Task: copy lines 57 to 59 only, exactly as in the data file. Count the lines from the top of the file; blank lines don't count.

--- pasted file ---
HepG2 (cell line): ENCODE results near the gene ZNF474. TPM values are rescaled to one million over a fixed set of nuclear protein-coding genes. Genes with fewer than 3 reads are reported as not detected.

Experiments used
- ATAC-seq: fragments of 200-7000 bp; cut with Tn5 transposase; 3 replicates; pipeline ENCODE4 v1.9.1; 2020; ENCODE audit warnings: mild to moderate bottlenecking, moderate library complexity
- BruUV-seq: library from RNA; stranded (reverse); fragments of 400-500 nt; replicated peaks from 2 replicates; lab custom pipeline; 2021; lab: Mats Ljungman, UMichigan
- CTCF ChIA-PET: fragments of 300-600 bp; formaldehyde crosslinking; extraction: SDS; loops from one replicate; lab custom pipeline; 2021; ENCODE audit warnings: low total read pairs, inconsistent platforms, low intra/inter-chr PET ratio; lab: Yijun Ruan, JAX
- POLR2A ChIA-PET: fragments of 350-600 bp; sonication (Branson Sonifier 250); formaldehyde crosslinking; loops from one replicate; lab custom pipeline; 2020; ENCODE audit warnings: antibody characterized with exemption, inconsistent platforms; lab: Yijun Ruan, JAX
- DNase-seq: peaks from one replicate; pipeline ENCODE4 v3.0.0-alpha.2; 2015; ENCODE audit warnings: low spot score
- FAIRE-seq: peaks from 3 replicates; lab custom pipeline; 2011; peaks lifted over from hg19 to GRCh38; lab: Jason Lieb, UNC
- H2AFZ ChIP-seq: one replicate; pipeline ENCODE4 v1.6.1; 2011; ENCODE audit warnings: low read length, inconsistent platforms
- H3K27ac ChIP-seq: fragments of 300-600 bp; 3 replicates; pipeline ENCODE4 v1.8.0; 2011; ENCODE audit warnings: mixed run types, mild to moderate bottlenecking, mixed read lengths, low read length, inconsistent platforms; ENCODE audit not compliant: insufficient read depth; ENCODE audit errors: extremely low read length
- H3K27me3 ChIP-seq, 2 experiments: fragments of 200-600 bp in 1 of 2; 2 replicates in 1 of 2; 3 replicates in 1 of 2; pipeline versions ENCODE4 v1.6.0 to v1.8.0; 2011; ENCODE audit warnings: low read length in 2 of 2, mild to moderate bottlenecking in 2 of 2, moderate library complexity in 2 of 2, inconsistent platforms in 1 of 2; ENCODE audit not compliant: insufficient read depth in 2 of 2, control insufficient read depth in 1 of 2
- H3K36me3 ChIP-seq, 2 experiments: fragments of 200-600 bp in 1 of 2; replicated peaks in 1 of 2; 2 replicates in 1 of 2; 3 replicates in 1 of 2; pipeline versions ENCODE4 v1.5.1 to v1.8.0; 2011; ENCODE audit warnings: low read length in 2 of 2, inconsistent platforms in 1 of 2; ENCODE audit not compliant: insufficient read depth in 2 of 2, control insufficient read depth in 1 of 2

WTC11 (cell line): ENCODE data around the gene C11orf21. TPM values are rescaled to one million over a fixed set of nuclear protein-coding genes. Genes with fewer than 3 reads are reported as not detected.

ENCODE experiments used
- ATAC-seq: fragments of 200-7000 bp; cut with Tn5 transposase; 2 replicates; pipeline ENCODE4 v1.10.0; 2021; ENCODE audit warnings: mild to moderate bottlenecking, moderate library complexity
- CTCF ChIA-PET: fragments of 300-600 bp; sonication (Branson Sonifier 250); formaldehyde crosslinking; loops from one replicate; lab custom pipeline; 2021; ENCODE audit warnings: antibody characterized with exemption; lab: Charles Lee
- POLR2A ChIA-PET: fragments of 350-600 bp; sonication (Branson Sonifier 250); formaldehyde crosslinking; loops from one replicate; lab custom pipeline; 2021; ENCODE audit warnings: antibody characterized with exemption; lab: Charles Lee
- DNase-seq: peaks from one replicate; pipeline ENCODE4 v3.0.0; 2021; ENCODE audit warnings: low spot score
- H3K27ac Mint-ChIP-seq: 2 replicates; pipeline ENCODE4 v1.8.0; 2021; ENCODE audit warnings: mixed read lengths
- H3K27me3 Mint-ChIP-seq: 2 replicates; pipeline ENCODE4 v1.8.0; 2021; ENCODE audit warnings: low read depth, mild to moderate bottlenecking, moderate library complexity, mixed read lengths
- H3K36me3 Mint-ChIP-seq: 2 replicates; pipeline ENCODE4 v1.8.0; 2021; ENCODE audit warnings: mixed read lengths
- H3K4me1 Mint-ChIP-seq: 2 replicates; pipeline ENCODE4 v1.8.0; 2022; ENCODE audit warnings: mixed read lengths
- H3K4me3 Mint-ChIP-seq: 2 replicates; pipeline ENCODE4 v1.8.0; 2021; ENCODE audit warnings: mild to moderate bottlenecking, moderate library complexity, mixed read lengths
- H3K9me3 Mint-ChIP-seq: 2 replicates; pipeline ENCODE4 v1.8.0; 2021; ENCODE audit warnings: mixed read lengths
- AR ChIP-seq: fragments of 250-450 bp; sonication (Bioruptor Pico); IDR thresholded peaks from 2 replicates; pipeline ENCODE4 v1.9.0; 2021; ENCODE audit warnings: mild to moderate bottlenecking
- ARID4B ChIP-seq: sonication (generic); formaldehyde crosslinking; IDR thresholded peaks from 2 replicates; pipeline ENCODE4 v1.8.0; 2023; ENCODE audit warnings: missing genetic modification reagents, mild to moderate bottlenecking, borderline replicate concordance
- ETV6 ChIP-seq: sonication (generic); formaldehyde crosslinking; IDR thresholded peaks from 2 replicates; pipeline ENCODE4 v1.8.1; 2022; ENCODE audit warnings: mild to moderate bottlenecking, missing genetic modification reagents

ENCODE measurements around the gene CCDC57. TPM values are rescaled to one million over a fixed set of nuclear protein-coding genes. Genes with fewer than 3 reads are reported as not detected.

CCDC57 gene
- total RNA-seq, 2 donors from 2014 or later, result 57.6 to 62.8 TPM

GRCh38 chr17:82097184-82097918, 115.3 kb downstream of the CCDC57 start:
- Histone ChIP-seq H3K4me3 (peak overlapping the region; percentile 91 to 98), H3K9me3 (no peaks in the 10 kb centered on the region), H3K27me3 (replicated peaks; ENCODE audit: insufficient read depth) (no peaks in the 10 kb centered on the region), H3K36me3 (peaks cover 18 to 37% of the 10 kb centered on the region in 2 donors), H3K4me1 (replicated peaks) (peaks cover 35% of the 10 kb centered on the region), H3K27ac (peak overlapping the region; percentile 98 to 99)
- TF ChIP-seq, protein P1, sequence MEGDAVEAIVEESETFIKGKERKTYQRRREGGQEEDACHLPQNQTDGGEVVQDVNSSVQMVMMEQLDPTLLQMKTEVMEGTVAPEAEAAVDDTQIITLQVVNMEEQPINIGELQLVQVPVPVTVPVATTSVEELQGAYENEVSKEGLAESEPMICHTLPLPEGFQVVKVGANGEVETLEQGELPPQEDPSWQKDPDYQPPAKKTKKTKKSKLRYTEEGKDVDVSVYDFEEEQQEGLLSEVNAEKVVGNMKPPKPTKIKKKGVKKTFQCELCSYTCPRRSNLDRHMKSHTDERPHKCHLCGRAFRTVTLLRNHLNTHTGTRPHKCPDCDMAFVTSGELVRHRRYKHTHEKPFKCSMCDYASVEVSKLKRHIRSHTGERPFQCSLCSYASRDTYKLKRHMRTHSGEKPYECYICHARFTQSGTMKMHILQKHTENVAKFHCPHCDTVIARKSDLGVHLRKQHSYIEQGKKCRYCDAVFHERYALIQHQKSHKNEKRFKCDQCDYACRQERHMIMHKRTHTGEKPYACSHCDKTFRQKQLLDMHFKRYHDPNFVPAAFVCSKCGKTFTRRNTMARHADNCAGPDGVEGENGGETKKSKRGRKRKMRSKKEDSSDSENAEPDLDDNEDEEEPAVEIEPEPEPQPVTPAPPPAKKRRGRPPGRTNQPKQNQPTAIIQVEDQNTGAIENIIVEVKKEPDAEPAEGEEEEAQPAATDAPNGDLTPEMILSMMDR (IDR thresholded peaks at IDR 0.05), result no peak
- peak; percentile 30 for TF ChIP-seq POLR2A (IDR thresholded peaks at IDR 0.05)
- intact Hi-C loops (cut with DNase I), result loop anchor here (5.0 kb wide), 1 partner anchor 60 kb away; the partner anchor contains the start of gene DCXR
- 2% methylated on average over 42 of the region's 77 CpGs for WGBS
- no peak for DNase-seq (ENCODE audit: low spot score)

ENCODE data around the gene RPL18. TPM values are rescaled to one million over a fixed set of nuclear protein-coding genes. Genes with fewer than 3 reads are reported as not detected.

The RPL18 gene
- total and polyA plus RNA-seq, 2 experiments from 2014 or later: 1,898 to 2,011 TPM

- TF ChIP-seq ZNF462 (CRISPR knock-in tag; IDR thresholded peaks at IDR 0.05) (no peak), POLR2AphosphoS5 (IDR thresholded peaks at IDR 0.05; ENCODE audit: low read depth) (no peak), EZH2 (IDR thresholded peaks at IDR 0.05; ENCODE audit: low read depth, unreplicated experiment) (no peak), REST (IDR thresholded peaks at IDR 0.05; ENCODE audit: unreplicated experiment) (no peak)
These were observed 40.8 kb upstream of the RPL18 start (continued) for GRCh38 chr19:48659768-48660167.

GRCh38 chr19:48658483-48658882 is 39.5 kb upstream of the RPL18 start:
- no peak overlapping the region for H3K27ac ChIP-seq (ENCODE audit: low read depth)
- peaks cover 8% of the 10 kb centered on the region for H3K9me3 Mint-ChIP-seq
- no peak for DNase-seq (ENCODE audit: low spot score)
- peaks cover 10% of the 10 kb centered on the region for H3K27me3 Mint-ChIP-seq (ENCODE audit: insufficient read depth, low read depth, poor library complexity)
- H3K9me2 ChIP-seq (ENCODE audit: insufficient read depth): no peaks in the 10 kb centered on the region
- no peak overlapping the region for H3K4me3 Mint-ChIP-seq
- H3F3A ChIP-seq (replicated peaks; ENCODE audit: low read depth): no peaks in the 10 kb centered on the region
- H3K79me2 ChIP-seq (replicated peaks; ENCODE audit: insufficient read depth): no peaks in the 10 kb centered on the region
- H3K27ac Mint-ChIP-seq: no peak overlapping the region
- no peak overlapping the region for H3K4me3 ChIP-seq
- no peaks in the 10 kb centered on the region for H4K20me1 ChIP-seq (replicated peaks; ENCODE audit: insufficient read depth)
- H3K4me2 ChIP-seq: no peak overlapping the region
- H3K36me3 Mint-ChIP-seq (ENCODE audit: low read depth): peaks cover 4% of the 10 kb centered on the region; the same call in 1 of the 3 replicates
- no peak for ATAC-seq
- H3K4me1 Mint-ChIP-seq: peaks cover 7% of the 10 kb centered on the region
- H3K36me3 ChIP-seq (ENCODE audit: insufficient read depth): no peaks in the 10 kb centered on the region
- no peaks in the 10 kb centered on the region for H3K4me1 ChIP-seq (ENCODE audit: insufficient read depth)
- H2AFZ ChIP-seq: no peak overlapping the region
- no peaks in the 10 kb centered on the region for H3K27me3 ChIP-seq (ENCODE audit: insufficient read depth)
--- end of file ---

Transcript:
- no peak for ATAC-seq
- H3K4me1 Mint-ChIP-seq: peaks cover 7% of the 10 kb centered on the region
- H3K36me3 ChIP-seq (ENCODE audit: insufficient read depth): no peaks in the 10 kb centered on the region